Gujaareh faithful believe this is an awesome system; predictably, it creeps basically everyone else the fuck out. Especially when you consider that there are two ways someone can be marked to be Gathered--one is if they request it, due to injury or disease or some other pain they wish to not endure any longer; the other is if the holy orders deem them corrupt. Corruption is not tolerated in Gujaareh. Or so it is believed.

The plot of this book is about four Gatherers--well, three Gatherers and a Gatherer-Apprentice--and a badass lady diplomat from neighboring Kisua exposing a tangled web of lies, secrets, and coverups that may indicate that corruption in Gujaareh goes right to the top, and war may be right around the corner.

If that sounds all too insubstantial and shadowy and political for you, here's the fun part: They're tipped off that something is rotten in the state of not-at-all-McDenmark because there's a Reaper running around, Reaping souls. A Reaper is basically what happens when a Gatherer goes corrupt and scraps all the peace and providing a service bit of Gathering and just rips people's souls out of their bodies and eats them. It is bad times all around.

So that's all I'm going to say about the plot.

Since the magic in this system is predominantly done mentally (there are a few physical props they use, but not many) and takes place literally in dreamland, and is so heavily intertwined with religious faith, the fantasy aspect of this book and the psychological novel/character-driven aspect of the book must be closely intertwined, and Jemisin pulls it off beautifully. The characters feel real and even relatable, and very human, even as their psychologies are clearly shaped so much by these forces and powers and beliefs that we don't have in our world. This is hard to do and very impressive, I think. And it means, for me at least, that the world was able to really suck me into it, becoming rich and real-feeling without a lot of pages of scene-setting info-dumping descriptions. The language helped too--the whole book is written in a distinctly nonmodern register, although not so flowery or stylized that it slows down the way reading actual ancient texts does. Although I did end up reading a lot slower than I often do with big epic fantasy books, because I did want to stop and savor the language and think about what was going on, since it's definitely far enough off the usual beaten path of familiar fantasy tropes that I think if I'd just ripped through it the way I rip through, say, Discworld books (which are all about the familiar fantasy tropes), I'd miss a lot and get confused.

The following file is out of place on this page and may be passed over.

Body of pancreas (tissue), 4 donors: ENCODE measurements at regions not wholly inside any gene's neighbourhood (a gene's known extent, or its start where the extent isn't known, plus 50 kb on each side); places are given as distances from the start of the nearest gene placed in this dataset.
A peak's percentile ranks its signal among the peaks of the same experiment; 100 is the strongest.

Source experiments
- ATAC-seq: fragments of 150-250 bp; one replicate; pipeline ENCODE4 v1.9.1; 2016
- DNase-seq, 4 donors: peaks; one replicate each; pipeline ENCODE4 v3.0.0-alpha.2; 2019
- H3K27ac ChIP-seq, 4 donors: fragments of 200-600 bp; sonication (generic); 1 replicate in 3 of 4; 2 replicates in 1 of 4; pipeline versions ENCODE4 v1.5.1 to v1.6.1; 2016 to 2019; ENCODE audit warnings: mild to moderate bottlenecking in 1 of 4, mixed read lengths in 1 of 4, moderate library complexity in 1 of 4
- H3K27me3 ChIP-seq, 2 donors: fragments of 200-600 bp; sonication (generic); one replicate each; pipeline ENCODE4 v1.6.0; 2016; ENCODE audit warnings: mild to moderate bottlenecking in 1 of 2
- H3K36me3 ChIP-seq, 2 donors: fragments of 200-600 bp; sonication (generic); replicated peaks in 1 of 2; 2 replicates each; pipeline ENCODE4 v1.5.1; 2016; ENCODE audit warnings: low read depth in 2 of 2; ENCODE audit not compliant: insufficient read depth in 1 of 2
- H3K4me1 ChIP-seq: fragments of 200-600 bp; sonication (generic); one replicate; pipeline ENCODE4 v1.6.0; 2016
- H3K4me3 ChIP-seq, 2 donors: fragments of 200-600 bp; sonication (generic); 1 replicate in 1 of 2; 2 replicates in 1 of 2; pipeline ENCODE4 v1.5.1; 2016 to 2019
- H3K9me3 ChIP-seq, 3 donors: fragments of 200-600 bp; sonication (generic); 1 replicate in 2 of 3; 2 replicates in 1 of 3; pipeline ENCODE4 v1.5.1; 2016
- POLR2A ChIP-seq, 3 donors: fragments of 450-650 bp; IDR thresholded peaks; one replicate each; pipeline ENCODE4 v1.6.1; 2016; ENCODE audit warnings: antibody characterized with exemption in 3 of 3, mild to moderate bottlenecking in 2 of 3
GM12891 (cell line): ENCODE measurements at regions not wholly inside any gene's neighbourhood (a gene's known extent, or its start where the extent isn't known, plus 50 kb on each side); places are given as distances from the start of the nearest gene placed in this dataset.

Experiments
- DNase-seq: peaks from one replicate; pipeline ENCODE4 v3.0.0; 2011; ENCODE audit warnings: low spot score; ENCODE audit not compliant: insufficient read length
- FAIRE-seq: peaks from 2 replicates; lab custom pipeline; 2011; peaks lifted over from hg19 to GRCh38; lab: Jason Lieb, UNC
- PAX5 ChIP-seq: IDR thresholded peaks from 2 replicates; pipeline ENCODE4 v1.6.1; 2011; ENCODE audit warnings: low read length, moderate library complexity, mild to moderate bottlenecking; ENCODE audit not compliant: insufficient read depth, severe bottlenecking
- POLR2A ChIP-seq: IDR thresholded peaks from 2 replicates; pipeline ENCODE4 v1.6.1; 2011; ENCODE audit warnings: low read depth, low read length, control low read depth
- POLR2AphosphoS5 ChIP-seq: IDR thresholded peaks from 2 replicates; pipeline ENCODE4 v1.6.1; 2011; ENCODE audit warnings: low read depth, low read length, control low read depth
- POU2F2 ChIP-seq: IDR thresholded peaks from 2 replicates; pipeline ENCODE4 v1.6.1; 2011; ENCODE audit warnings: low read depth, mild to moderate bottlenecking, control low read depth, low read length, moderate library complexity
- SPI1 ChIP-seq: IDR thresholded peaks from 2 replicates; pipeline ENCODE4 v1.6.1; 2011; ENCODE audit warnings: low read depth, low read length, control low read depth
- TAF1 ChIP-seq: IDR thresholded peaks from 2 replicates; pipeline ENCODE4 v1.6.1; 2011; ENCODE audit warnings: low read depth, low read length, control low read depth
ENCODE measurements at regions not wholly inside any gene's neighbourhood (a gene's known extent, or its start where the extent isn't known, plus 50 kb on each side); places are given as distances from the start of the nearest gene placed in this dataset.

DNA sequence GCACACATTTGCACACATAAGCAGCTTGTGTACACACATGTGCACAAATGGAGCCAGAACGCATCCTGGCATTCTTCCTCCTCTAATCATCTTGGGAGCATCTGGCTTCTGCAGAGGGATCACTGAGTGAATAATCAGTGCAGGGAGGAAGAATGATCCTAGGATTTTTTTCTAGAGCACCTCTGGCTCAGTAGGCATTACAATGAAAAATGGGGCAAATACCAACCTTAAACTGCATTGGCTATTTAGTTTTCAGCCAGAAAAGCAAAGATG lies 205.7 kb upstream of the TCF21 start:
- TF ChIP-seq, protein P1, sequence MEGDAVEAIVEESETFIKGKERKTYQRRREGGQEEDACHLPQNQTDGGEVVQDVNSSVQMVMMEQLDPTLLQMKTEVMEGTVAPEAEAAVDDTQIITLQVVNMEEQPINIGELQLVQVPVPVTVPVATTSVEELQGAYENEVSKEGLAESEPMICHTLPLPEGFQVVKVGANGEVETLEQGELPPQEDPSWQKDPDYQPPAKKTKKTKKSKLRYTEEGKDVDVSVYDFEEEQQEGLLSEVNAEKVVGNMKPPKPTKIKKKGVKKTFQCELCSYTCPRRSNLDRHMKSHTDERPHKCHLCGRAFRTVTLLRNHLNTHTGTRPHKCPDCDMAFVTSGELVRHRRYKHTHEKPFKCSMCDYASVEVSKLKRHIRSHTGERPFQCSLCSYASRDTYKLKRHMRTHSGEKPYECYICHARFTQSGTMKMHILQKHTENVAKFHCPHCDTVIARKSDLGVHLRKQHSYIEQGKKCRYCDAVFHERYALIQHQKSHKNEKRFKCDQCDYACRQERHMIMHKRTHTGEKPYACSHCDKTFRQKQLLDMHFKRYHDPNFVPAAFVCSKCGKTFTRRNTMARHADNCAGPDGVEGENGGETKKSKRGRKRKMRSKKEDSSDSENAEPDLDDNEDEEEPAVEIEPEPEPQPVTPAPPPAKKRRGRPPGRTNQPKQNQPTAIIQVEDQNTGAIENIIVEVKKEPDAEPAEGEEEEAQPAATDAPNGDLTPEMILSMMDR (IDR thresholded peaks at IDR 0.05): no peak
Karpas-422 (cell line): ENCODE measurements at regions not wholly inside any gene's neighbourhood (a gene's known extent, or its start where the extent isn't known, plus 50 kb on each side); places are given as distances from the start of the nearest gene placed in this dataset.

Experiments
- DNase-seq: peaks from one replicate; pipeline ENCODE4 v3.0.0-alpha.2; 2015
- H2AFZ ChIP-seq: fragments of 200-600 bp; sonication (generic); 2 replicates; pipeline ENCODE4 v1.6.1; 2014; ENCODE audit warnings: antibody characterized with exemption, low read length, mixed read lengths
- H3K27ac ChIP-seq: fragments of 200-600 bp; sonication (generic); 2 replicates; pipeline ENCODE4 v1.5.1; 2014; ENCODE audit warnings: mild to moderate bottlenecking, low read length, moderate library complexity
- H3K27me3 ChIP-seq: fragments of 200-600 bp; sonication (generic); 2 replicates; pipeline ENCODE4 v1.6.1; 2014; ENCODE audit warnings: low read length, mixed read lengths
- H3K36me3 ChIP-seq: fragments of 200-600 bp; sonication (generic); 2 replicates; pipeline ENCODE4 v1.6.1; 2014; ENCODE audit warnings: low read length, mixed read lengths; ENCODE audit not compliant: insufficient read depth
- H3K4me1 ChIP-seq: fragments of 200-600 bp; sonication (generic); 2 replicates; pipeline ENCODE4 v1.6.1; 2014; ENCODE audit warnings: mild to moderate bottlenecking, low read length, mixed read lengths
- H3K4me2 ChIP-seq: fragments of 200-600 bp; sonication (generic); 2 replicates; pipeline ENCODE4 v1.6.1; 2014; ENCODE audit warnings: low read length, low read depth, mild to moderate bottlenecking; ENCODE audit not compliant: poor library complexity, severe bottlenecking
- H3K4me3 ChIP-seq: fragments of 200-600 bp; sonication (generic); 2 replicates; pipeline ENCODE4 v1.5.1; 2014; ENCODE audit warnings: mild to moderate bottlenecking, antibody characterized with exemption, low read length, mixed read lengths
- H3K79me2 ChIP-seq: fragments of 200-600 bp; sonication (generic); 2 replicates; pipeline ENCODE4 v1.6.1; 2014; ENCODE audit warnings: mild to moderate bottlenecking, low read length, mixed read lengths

I want to talk more about the specific characters but I'm not sure how to do that in a way that's not enormously spoilery. Sunandi, the Kisua diplomat, is a great, great character--flawed, mostly by being enormously judgy of the Gujaareh religion, but smart and powerful and full of agency, and also one of the more "normal" viewpoint characters for a modern reader, probably, in that she's not an adherent of a wacky death cult. Nijiri, the Gatherer-Apprentice, is a fierce protagonist--I feel like I want to peg him as the protagonist because the storyline turns out to be a sort of terrifying coming-of-age narrative for him, and I read so many YA/coming-of-age stories that it's easy for me to latch on to seeing that as the central narrative character arc, but I think you could probably make a good case that he and Sunandi are co-protagonists. Nijiri was born servant-caste before he was taken into the priesthood and he's extremely strong-willed, which could have been a bad combination in the outside world but generally serves him well throughout this story: he refuses to give up no matter what monsters are roaming around the city or how screwed up his mentor Ehiru gets.

I feel like I'm doing an awful job talking about this book. It deserves a much more careful review than I can give now. Maybe when I finish the duology I can offer more complete and coherent thoughts on the series as a unit.
bloodygranuaile: (oh noes)
I didn’t get much of anything done today, because I spent basically the whole day on the couch with a cup of coffee and Lyndsay Faye’s Seven for a Secret, the sequel to her awesome historical mystery The Gods of Gotham.